The ESRI believes the recovery in the economy is well under way
The ESRI believes the recovery in the economy is well under way and will pick up pace in the second half of this year.
Strong demand for exports of medical and pharmaceutical products as well as computer services is expected to push growth in GDP terms to 11.1% this year. Growth in the domestic economy is expected to be 6.4%.
Unemployment, however, is still expected to average out at just over 16% this year before falling to just over 7% next year.
The ESRI has restated its view that favourable growth and financing conditions gives the Government more leeway to borrow additional funds to invest in housing, although it does support a return to normal levels of current spending on services.
The report also estimates that the potential loss to the economy from Covid-19 is approximately €24 billion.
This is based on the output that otherwise would have happened in the economy, if there had been no pandemic emergency.
The report also notes that the impact of Covid-19 has been uneven across the economy. It notes that over 70% of small and medium sized companies saw a drop in sales during the first wave of the pandemic.
It says that many of these firms may experience a rebound in the second half of this year which will prove critical to their survival.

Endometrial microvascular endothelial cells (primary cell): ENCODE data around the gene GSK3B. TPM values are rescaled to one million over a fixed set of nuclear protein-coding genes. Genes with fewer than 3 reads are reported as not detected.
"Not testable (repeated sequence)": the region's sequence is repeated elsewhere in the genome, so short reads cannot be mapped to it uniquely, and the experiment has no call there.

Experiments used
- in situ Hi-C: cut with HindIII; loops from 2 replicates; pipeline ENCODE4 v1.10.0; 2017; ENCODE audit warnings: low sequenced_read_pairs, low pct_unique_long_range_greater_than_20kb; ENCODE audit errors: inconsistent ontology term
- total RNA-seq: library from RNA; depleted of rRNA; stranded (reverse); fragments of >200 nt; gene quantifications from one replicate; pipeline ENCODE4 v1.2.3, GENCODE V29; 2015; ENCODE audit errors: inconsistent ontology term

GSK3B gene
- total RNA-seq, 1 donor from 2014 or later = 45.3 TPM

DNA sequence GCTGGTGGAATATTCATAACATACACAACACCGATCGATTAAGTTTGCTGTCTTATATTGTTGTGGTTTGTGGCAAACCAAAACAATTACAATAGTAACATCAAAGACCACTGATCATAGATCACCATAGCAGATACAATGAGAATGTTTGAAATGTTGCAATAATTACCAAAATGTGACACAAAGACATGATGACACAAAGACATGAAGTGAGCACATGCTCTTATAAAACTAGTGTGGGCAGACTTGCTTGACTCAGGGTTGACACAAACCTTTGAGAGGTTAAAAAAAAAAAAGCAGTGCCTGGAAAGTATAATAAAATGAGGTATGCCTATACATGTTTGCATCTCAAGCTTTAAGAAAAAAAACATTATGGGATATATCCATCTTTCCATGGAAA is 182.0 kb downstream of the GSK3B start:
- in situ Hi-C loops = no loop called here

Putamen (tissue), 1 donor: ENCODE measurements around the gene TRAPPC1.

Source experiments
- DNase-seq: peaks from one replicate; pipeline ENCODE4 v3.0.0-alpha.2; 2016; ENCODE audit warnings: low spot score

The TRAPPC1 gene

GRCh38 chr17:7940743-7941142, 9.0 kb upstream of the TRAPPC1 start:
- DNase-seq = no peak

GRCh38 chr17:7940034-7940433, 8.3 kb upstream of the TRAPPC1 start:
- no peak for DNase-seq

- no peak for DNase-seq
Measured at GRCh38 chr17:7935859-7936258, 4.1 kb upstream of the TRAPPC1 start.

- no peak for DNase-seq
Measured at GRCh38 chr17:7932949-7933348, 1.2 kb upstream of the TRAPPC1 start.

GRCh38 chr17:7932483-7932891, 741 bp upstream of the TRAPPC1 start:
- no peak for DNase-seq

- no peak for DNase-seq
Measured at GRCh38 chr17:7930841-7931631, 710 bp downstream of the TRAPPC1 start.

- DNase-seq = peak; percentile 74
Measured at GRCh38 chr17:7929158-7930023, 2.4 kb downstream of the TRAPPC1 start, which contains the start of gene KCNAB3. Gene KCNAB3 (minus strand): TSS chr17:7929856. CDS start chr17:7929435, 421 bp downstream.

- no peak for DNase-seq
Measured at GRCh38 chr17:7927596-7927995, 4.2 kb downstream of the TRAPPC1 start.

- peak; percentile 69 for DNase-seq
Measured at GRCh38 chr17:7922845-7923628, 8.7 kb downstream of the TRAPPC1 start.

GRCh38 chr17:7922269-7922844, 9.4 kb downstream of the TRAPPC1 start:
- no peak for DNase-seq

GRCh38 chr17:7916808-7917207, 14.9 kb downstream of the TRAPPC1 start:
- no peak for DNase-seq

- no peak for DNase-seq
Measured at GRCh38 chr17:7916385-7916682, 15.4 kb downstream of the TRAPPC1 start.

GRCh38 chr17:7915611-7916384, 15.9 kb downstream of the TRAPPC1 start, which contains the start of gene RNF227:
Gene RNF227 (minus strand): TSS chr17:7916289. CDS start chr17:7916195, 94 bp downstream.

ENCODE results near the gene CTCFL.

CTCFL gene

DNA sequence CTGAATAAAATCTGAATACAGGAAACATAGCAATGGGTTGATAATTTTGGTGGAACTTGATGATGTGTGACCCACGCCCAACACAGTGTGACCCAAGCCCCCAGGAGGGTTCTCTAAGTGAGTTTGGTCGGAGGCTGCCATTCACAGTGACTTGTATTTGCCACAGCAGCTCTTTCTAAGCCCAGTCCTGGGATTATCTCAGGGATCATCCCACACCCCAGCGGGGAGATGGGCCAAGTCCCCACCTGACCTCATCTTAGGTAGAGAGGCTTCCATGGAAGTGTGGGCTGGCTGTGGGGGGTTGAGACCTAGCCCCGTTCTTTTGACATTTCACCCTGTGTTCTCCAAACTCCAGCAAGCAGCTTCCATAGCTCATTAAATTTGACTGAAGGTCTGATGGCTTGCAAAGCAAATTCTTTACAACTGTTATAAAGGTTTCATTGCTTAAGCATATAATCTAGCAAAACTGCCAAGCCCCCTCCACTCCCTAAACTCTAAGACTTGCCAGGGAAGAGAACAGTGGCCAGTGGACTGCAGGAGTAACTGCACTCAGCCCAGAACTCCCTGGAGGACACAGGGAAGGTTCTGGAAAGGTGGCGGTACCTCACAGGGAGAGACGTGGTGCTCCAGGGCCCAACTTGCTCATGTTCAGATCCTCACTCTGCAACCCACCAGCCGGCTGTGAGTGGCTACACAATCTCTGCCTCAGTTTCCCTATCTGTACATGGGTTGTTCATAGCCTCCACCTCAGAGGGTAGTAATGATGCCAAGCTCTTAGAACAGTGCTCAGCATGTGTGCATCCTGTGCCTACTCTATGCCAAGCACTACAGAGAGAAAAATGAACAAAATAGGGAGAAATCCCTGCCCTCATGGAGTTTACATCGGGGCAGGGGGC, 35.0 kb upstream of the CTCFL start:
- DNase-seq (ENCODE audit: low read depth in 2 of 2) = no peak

By contrast, demand continues to grow for medical and pharmaceutical exports and exports of computer services. Both sectors are dominated by multinational companies.
Medical and pharmaceutical products account for around 40% of the value of goods exports and grew by 9.2% on an annual basis. Computer services account for 61% of total service exports and grew by 20.7% in the year to the end of March.
The quarterly update also notes that stricter trade rules between the UK and the EU will “almost certainly have a negative impact on trade”, even though there is still “a significant degree of uncertainty” over the timing of future Customs checks and the Northern Ireland Protocol.
Ireland recorded a €1.3 billion trade surplus in goods with the UK in the first three months of this year. Goods imports from Great Britain declined over the same period by 47.6% or €2bn while exports to Great Britain declined by just 2.6%.
Over the same time period, exports to Northern Ireland grew by 22.4% while imports from Northern Ireland grew by 44.2% or €82m.
Kieran McQuinn, Research Professor at the Economic and Social Research Institute, said that demand for Irish exports held up, and in some cases increased, during the pandemic.
This, he said, combined with the expectation that domestic sources of demand are likely to pick up means that the economy should grow this year.
However Professor McQuinn said growth will be relatively unequal because certain sectors of the economy – such as hospitality and tourism – have been devastated by the pandemic will continue to struggle.
Speaking on Morning Ireland, he said that there has been a significant drop in imports from the UK as a result of Brexit, but that exports have been relatively unaffected.
Professor McQuinn said that there is a short term challenge in restoring order to the public finances but these should come back into order as the economy improves.
He added that there the scope for the Government to borrow on a modest scale on an ongoing basis, adding that this is a feasible policy option for the Government.